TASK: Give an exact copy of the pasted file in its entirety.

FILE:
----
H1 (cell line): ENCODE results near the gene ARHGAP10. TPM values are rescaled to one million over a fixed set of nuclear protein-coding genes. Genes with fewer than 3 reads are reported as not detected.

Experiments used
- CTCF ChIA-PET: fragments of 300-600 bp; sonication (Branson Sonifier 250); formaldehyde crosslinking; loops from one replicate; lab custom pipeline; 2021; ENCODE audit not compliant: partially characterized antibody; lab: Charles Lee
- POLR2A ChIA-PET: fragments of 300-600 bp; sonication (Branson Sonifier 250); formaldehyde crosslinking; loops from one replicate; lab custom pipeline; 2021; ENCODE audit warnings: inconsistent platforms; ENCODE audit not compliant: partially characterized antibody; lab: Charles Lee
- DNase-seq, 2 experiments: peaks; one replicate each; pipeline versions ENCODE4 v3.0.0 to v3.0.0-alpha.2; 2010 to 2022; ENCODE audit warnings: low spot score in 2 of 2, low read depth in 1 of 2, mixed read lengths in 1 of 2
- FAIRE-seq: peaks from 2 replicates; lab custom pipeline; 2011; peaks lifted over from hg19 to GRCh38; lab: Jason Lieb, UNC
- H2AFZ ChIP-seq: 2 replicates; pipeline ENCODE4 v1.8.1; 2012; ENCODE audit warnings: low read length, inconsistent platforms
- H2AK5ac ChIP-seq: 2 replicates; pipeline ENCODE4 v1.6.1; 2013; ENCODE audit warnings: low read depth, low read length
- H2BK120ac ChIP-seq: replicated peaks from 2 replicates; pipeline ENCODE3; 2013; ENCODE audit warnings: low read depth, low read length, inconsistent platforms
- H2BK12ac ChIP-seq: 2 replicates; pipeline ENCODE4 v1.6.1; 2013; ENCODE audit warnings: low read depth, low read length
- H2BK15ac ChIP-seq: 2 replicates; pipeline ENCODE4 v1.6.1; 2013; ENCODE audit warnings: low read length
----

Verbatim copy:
H1 (cell line): ENCODE results near the gene ARHGAP10. TPM values are rescaled to one million over a fixed set of nuclear protein-coding genes. Genes with fewer than 3 reads are reported as not detected.

Experiments used
- CTCF ChIA-PET: fragments of 300-600 bp; sonication (Branson Sonifier 250); formaldehyde crosslinking; loops from one replicate; lab custom pipeline; 2021; ENCODE audit not compliant: partially characterized antibody; lab: Charles Lee
- POLR2A ChIA-PET: fragments of 300-600 bp; sonication (Branson Sonifier 250); formaldehyde crosslinking; loops from one replicate; lab custom pipeline; 2021; ENCODE audit warnings: inconsistent platforms; ENCODE audit not compliant: partially characterized antibody; lab: Charles Lee
- DNase-seq, 2 experiments: peaks; one replicate each; pipeline versions ENCODE4 v3.0.0 to v3.0.0-alpha.2; 2010 to 2022; ENCODE audit warnings: low spot score in 2 of 2, low read depth in 1 of 2, mixed read lengths in 1 of 2
- FAIRE-seq: peaks from 2 replicates; lab custom pipeline; 2011; peaks lifted over from hg19 to GRCh38; lab: Jason Lieb, UNC
- H2AFZ ChIP-seq: 2 replicates; pipeline ENCODE4 v1.8.1; 2012; ENCODE audit warnings: low read length, inconsistent platforms
- H2AK5ac ChIP-seq: 2 replicates; pipeline ENCODE4 v1.6.1; 2013; ENCODE audit warnings: low read depth, low read length
- H2BK120ac ChIP-seq: replicated peaks from 2 replicates; pipeline ENCODE3; 2013; ENCODE audit warnings: low read depth, low read length, inconsistent platforms
- H2BK12ac ChIP-seq: 2 replicates; pipeline ENCODE4 v1.6.1; 2013; ENCODE audit warnings: low read depth, low read length
- H2BK15ac ChIP-seq: 2 replicates; pipeline ENCODE4 v1.6.1; 2013; ENCODE audit warnings: low read length